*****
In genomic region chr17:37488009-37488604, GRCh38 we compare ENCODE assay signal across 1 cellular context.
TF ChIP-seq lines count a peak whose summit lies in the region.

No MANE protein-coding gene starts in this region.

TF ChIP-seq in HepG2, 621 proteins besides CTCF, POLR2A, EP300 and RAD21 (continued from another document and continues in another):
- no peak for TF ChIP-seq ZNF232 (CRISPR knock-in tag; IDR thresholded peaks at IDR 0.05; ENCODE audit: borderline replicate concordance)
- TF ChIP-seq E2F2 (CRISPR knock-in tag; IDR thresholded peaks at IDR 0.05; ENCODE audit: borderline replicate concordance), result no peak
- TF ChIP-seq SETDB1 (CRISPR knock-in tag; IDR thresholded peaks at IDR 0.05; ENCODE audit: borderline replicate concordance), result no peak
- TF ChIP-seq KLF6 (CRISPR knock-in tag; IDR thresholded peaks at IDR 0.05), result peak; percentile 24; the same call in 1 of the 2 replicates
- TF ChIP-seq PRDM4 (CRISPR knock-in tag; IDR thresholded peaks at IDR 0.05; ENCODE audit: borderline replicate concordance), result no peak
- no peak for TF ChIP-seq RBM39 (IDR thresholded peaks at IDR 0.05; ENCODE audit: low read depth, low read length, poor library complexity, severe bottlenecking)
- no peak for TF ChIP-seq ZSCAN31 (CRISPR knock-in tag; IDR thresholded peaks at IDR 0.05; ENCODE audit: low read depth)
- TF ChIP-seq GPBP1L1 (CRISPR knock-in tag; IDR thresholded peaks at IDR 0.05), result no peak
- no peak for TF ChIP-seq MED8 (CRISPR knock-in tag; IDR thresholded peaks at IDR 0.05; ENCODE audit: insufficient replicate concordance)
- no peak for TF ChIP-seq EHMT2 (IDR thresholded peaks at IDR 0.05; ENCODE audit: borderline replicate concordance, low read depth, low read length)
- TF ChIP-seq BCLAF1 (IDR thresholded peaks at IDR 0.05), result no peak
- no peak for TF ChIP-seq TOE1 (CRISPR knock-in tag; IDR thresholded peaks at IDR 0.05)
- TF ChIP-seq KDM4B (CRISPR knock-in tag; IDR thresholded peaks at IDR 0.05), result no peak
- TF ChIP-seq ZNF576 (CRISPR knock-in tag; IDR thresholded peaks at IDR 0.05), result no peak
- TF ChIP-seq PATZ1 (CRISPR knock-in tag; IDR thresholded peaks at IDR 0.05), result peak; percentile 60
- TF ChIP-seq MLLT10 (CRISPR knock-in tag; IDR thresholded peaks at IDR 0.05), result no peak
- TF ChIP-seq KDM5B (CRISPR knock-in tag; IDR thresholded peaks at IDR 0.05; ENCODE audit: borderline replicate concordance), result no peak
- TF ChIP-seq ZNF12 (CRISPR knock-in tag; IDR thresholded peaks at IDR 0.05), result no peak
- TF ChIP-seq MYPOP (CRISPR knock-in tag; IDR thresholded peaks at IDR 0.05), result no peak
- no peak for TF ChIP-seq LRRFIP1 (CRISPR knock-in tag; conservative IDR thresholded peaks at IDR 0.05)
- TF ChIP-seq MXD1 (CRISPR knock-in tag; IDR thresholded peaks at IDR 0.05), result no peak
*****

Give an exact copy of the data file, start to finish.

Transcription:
In genomic region chr17:37488009-37488604, GRCh38 we compare ENCODE assay signal across 1 cellular context.
TF ChIP-seq lines count a peak whose summit lies in the region.

No MANE protein-coding gene starts in this region.

TF ChIP-seq in HepG2, 621 proteins besides CTCF, POLR2A, EP300 and RAD21 (continued from another document and continues in another):
- no peak for TF ChIP-seq ZNF232 (CRISPR knock-in tag; IDR thresholded peaks at IDR 0.05; ENCODE audit: borderline replicate concordance)
- TF ChIP-seq E2F2 (CRISPR knock-in tag; IDR thresholded peaks at IDR 0.05; ENCODE audit: borderline replicate concordance), result no peak
- TF ChIP-seq SETDB1 (CRISPR knock-in tag; IDR thresholded peaks at IDR 0.05; ENCODE audit: borderline replicate concordance), result no peak
- TF ChIP-seq KLF6 (CRISPR knock-in tag; IDR thresholded peaks at IDR 0.05), result peak; percentile 24; the same call in 1 of the 2 replicates
- TF ChIP-seq PRDM4 (CRISPR knock-in tag; IDR thresholded peaks at IDR 0.05; ENCODE audit: borderline replicate concordance), result no peak
- no peak for TF ChIP-seq RBM39 (IDR thresholded peaks at IDR 0.05; ENCODE audit: low read depth, low read length, poor library complexity, severe bottlenecking)
- no peak for TF ChIP-seq ZSCAN31 (CRISPR knock-in tag; IDR thresholded peaks at IDR 0.05; ENCODE audit: low read depth)
- TF ChIP-seq GPBP1L1 (CRISPR knock-in tag; IDR thresholded peaks at IDR 0.05), result no peak
- no peak for TF ChIP-seq MED8 (CRISPR knock-in tag; IDR thresholded peaks at IDR 0.05; ENCODE audit: insufficient replicate concordance)
- no peak for TF ChIP-seq EHMT2 (IDR thresholded peaks at IDR 0.05; ENCODE audit: borderline replicate concordance, low read depth, low read length)
- TF ChIP-seq BCLAF1 (IDR thresholded peaks at IDR 0.05), result no peak
- no peak for TF ChIP-seq TOE1 (CRISPR knock-in tag; IDR thresholded peaks at IDR 0.05)
- TF ChIP-seq KDM4B (CRISPR knock-in tag; IDR thresholded peaks at IDR 0.05), result no peak
- TF ChIP-seq ZNF576 (CRISPR knock-in tag; IDR thresholded peaks at IDR 0.05), result no peak
- TF ChIP-seq PATZ1 (CRISPR knock-in tag; IDR thresholded peaks at IDR 0.05), result peak; percentile 60
- TF ChIP-seq MLLT10 (CRISPR knock-in tag; IDR thresholded peaks at IDR 0.05), result no peak
- TF ChIP-seq KDM5B (CRISPR knock-in tag; IDR thresholded peaks at IDR 0.05; ENCODE audit: borderline replicate concordance), result no peak
- TF ChIP-seq ZNF12 (CRISPR knock-in tag; IDR thresholded peaks at IDR 0.05), result no peak
- TF ChIP-seq MYPOP (CRISPR knock-in tag; IDR thresholded peaks at IDR 0.05), result no peak
- no peak for TF ChIP-seq LRRFIP1 (CRISPR knock-in tag; conservative IDR thresholded peaks at IDR 0.05)
- TF ChIP-seq MXD1 (CRISPR knock-in tag; IDR thresholded peaks at IDR 0.05), result no peak